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Citation Information : Immunohematology. Volume 37, Issue 2, Pages 78-83, DOI: https://doi.org/10.21307/immunohematology-2021-012
License : (Transfer of Copyright)
Published Online: 25-June-2021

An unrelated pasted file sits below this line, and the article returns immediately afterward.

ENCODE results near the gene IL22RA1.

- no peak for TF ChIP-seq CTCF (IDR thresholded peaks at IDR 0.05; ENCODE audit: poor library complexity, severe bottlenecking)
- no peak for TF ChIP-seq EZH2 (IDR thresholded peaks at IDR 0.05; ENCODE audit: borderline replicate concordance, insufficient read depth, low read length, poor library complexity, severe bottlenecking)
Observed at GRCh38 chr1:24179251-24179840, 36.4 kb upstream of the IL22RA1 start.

Units of red blood cell (RBC) concentrates with rare phenotypes are typically not included in method validation studies for cryopreservation processes; rather, they are reserved for patients with rare blood needs. Some rare RBC phenotypes may demonstrate membrane abnormalities, like acanthocytosis as observed for RBCs with the McLeod phenotype, and are specifically banked for these rare attributes; however, the impact that rare RBC phenotypes have on post-thaw quality has not been well studied. To evaluate how a rare RBC phenotype is affected by the cryopreservation process, 4 RBC units, cryopreserved in 1993 using manual methods, were selected for evaluation. These RBCs included one with the McLeod phenotype and three with phenotypes not known to cause significant membrane changes. Post-thaw, an altered deglycerolization protocol, implemented to reduce supernatant glycerol after cryopreservation, was used before processing RBCs on an automated closed system (ACP 215; Haemonetics, Boston, MA) to accommodate the use of a closed system cell processor not available when the RBC units were previously cryopreserved. RBC quality was tested at 24 hours, 7 days, and 14 days post-deglycerolization. Before deglycerolization, an extracted sample from the thawed glycerolized RBC unit was used to obtain genetic material for phenotype confirmation. Genotyping confirmed the McLeod phenotype. When comparing McLeod with non-McLeod units, RBCs from the McLeod donor exhibited acanthocytosis, higher rigidity, and lower morphology scores than RBCs from the non-McLeod units post-deglycerolization. Hemolysis, however, was comparable across all 4 units, meeting regulatory standards. Therefore, McLeod RBCs can withstand cryopreservation, suggesting that units from these donors, glycerolized using older methods, can be deglycerolized using the ACP 215 and stored hypothermically for 14 days. It was also determined that genotyping can be performed on non-leukocyte–reduced cryopreserved RBCs, allowing for confirmation of genetic profiles of donor units banked before the implementation of molecular methods.